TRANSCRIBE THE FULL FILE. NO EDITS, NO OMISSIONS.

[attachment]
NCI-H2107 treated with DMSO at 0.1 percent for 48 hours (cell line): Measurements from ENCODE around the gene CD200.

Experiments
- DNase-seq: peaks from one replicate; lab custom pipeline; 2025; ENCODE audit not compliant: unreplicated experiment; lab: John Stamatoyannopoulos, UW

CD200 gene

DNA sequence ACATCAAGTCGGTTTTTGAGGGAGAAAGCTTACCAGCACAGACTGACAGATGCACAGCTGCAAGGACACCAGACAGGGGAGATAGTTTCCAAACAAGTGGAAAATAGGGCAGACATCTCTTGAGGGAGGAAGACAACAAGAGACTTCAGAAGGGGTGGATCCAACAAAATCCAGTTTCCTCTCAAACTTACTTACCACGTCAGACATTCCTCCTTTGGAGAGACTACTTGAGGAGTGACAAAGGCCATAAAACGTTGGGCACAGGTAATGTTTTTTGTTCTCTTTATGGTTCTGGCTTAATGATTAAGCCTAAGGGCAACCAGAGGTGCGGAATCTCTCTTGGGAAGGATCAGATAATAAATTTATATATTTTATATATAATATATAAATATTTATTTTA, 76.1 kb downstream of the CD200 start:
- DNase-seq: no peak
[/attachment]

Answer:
NCI-H2107 treated with DMSO at 0.1 percent for 48 hours (cell line): Measurements from ENCODE around the gene CD200.

Experiments
- DNase-seq: peaks from one replicate; lab custom pipeline; 2025; ENCODE audit not compliant: unreplicated experiment; lab: John Stamatoyannopoulos, UW

CD200 gene

DNA sequence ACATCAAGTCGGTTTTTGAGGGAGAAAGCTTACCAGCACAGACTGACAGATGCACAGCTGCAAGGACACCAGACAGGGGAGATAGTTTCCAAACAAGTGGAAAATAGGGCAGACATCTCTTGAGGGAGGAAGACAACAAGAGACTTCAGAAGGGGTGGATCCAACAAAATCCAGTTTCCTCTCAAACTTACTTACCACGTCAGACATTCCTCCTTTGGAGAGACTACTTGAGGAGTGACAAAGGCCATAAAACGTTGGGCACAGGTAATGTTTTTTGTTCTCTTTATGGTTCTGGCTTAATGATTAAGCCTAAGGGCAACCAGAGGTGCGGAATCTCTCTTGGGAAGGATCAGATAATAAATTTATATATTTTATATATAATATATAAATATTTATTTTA, 76.1 kb downstream of the CD200 start:
- DNase-seq: no peak